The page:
We were running/walking in aid of EACH, East Anglia’s Children’s Hospices, a charity that supports families of and cares for children with life-threatening diseases – a worthy cause with a light-hearted fund-raising angle.

Of course Santa is cold. He needs a warm up:

We then made our way to the start, the elite runners with the latest running gear on under their Santa suits at the front and the cheaters who pretended to window shop (c’mon, who would believe that? We were in Santa suits) alongside them.

And they’re off! This photo of slightly drunken appearance was taken on the move as we set off at a cracking walking pace:

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Donner? Blitzen? Comet? Cupid? Well, it’s not Rudolph!

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The pack thinned as the culturally-minded amongst us slowed our pace to admire the architecture while Mrs. Claus on the right shouted at her little elves named “Stop-right-there!” and “Get-back-here!”:

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One little elf returned but remained anonymous:

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The finish line soon loomed ahead and it was difficult to rein ourselves in but but we maintained our composure only splitting the Santa trousers a little bit at the crotch in our haste.

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After receiving a well-deserved bottle of water and a medal which should have been inscribed “You finally got here!” I turned to look at the building opposite. I have walked down this street and all the streets of Ipswich hundreds of times, intent on my next errand, and never looked up. ***

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How many Santas? 260 of us!!! A wonderful sum of £7,000 was raised. If you would like to add to that total please press HERE to follow the link.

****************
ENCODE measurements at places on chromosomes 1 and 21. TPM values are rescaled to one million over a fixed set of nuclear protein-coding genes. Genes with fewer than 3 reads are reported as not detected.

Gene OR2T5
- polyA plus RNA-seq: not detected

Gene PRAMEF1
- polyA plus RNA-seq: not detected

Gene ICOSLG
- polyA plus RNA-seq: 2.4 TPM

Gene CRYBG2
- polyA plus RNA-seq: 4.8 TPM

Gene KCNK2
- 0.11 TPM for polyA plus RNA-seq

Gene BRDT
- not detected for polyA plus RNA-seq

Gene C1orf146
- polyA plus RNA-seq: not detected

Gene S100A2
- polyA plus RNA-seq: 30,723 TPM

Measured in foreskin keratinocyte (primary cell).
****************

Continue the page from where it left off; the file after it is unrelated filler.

*** The lovely timbered-framed building above is quite modern by English standards and is of no historical value. However there are, I have discovered to my shame, buildings of great beauty and historical value mixed in with, under the facade of and often above the ugly modern shop fronts and office buildings.

The Great White Horse Hotel dates back to the 16th Century and King George II, King Louis XVIII of France and Lord Nelson have all stayed there. Dickens, after staying there, used the hotel as the setting for a scene in The Pickwick Papers. The timber-framed hotel is hidden under a bland Georgian facade and is now, sadly, a Starbucks.

The Cornhill, the square in front of the Corn Exchange, has been the town centre since Saxon times! Graves unearthed in the town recently date back to the 7th Century. The spot where we danced uninhibitedly in silly Santa suits has been the grim scene of stocks and pillories, people (including a witch) burnt at the stake as well as a priest hung drawn and quartered in the 17th Century.

Shopping will never be quite the same. I will constantly be looking over my shoulder for the Witchfinder General.